Slavery, as studied today, remains an unpardonable sin, an unshakable and firmly entrenched stain on our nation’s history. Slavery, as practiced, lived, and endured for over two centuries, was similarly entrenched as an institution—an institution of such massively inhumane scale that it propped up an entire region’s economy and that millions died in a war launched specifically to preserve it. In the Nineteenth Century, it was an institution administered chiefly by a class of white landowning men in the South, who lorded over two deeply unequal and juxtaposed visions of society and used their arbitrary authority as a front to hide their cruelty, anger, shame, hatred (including self-hatred), and confusion. It is an irony that much of this plantation class were slaves themselves—to the price of cotton.
These juxtapositions and that psychological wretchedness as brutally and routinely inflicted on their black victims are what inform 12 Years a Slave, the new effort from Steve McQueen. The film follows Solomon Northup on his backwards odyssey from well-educated free man from New York to kidnapped slave in Louisiana. The differences, of course, are that while both Solomon and Odysseus have their bouts of despair and moments of realization that they are largely powerless to return home without outrageous fortune, Solomon did not choose to leave in the first place and the evils visited upon him were by his fellow men, not gods. That Solomon can retain his dignity and his capacity for love in a world of fraternal barbarism and useless hope is remarkable. That such a world existed on our shores—and that McQueen managed to capture it so starkly—is equally so. What McQueen conveys most effectively is Solomon’s status as an outsider and an exception within a society that condoned slavery, a status that silently marks him as different from most of the other slaves working on plantation and poses a threat to the slave-owning class, exacerbating that class’ cognitive dissonance and blurring the vast gulf between free and slave by his very presence, even if he knows his best chance at survival is to lay low and even if his captors are unaware of his true identity. As a movie, 12 Years a Slave does anything but lay low. It places the horrors of slavery, as recreated so vividly by McQueen and his talented cast, right in the foreground.
The foundation for slavery, of course, was the supposed inferiority of blacks and superiority of whites, a juxtaposition manifest not only in skin color but in how society dictated each race should be able to live. Perhaps no scene in 12 Years a Slave outlines this juxtaposition as sharply as an auction scene, at which Solomon (whose name has been changed to Platt) is purchased by a preacher (Benedict Cumberbatch). The prospective buyers are led around an opulent mansion by an eager and unsentimental trader (Paul Giamatti), who has no qualms about splitting a mother named Eliza from her children as he facilitates their future bondage. The buyers have come to marvel at the property on display in the mansion, but they’re giddy not at the glimpse of a shimmering chandelier but the sight of stark naked black people—the wares on display aren’t elegant decorations but quiet, unadorned bodies selected for their strength and age. Aesthetics are the criteria, and Giamatti’s character smacks the rears of many of the men as a way of showing off their anatomical features and suggests that the bare-breasted woman in one corner might make a wonderful ladies’ maid. The white woman to whom this last comment is directed smiles daintily, and in doing so exposes a shuddering truth: This—the small group of people wealthy enough to stare at the still, unsmiling face of another human being and convince themselves that the body below that face is nothing more than a depreciating asset—is high society. These people presided over an institution so integral to their society that attending an auction was akin to a night at the opera.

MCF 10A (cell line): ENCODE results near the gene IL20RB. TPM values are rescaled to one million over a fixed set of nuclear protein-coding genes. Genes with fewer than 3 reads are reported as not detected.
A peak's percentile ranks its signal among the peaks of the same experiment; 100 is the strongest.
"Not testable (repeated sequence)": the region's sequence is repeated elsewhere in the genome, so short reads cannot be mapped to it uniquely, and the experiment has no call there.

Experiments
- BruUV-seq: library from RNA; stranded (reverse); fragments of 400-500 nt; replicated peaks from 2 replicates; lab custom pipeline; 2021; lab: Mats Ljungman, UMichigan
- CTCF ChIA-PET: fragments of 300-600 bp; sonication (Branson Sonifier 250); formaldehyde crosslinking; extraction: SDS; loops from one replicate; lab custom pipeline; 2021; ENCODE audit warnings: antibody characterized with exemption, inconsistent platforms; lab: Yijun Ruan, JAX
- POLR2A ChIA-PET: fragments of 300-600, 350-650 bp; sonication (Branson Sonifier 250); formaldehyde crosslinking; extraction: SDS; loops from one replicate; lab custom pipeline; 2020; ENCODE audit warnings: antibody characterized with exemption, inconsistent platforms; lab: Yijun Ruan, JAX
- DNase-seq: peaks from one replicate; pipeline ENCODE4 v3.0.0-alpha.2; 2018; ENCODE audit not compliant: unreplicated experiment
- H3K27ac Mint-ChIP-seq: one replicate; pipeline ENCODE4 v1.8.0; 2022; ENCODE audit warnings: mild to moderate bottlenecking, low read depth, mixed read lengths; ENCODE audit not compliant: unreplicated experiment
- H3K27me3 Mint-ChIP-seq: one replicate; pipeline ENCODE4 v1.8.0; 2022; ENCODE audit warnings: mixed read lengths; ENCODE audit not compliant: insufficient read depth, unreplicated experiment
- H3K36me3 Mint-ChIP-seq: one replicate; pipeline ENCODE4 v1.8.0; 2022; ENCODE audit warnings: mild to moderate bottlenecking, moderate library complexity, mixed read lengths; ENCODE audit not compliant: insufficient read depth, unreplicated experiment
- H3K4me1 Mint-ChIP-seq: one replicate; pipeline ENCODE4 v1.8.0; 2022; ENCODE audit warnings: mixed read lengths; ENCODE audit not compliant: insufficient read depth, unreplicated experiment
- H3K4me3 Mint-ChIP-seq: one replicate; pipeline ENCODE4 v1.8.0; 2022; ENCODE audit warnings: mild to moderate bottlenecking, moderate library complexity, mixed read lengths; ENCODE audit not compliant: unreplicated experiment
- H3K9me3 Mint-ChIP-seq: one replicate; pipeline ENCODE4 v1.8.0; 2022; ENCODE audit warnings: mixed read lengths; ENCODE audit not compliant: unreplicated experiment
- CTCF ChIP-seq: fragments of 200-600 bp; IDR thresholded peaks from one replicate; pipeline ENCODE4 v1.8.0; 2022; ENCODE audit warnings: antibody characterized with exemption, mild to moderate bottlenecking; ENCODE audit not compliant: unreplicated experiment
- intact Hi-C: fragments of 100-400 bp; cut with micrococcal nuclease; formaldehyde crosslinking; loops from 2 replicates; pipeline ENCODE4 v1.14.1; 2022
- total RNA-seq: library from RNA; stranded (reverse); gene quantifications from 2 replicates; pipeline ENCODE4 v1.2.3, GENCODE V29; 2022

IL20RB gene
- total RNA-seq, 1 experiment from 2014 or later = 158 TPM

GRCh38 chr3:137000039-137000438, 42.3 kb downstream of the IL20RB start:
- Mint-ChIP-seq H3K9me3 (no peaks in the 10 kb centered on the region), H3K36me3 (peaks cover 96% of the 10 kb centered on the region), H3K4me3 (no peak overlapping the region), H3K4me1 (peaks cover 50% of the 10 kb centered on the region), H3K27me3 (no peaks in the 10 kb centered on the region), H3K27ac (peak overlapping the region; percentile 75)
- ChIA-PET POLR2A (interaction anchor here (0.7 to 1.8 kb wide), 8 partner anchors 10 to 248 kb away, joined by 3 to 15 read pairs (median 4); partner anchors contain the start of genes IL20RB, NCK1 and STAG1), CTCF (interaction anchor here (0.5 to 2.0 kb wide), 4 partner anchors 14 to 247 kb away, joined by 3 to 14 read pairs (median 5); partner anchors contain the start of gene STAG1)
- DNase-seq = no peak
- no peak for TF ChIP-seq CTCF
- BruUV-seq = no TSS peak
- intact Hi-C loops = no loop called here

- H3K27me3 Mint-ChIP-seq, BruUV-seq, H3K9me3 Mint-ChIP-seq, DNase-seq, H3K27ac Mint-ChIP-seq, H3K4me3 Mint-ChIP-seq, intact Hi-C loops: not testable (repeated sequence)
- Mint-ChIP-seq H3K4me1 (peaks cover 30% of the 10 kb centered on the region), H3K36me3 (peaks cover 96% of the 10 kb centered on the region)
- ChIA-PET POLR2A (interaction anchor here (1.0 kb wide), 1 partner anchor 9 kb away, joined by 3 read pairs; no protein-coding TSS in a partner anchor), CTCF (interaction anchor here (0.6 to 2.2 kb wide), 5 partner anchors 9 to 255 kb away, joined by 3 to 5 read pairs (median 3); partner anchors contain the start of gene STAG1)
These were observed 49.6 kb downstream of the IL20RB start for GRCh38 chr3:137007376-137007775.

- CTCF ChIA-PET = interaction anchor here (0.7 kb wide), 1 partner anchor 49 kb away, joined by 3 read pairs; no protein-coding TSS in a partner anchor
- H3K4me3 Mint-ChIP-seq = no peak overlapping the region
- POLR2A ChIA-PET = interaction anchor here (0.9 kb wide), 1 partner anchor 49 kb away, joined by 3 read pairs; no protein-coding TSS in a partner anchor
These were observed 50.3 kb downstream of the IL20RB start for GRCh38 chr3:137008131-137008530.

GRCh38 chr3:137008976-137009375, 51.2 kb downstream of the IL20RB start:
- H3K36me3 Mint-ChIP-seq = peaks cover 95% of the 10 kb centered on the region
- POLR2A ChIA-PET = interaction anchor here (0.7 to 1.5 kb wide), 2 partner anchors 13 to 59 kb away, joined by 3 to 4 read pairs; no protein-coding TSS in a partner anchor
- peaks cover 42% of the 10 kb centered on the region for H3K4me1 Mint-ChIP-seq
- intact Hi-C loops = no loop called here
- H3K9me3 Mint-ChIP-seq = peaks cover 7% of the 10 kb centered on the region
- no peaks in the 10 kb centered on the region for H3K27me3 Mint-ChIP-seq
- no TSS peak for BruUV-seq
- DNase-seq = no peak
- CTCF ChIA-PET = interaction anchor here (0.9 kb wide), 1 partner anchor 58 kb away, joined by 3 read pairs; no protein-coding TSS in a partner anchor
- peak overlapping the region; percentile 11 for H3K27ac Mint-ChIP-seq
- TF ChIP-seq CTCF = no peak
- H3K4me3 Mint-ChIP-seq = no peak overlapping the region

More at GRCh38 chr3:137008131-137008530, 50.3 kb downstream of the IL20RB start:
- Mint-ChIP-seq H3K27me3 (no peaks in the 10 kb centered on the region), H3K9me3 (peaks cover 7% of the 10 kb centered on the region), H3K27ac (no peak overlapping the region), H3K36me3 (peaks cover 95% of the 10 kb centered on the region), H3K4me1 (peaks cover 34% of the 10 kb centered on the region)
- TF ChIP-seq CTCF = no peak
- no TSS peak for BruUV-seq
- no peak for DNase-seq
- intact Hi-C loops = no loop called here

Certainly, a small group of white people couldn’t have presided over an institution that enslaved a much larger group of people without the deployment of a psychological arsenal. The most prominent psychological weapon used by slaveowners during 12 Years a Slave is transference—the transference of those slaveowners’ internal torment to their human chattel in the form of violence and bluster. Cumberbatch’s character provides an early example, his William Ford is someone who at first appears (including to Solomon) to be a “kind” slaveowner—he cannot bear to watch Giamatti’s trader sever mother from son and daughter, and he later gifts Solomon a fiddle. But Ford’s principal motivation is not Christian benevolence, it is cowardice. He likes saying the right thing, likes having his slaves consider him a decent man, but while he would not strike one himself, he has hired a moronic and dangerous overseer (Paul Dano) that would have Solomon lynched for committing the crime of doing what he is told. And if Ford shudders when Eliza is separated from her children, he’ll still purchase her even if he can’t buy the whole family. “Under the circumstances,” Eliza tells Solomon, “he is a slaver.” It is Solomon who must realize that the juxtaposition between “good” and “bad” masters is just as arbitrary as that between black and white—the masters are all essentially the same, all equally unwilling to consider the plight of those living on their land. Ignorance of Solomon’s identity, for Ford at least, is bliss.
More disturbing is the venom that spews forth from Edwin Epps (Michael Fassbender) as a means of poorly disguising his sexual frustration. Epps has garnered a reputation in both slave and plantation societies as a “n*****-breaker” who demands that his slaves pull their weight in the cotton fields or feel the lash—Solomon, once he arrives after leaving Ford’s plantation, has a daily take that usually falls short of Epps’ grueling standards. Epps, though he would never admit it, is also in love with one of his slaves, Patsey (Lupita Nyong’o), who outpicks all of the men. Everybody, black and white, on the plantation is aware of Epps’ one-sided pining, but cannot do anything because they are either slaves, and will not risk their lives over a confrontation,* or, like Epps’ wife Mary, a married woman in the 1800s who Epps thinks is lucky that he came along to swoop her from an upbringing less luxurious than his. But Mary, frighteningly, has more options than her husband’s slaves, because she can take out her anger at her husband’s indifference and infidelity on Patsey herself (in addition to the other slaves). Some days, Patsey gets no soap, other days, Mary smashes a decanter on her head during one of Edwin’s late night “dance” sessions. (He wakes up his slaves at ungodly hours to dance for him in his drunken stupor.)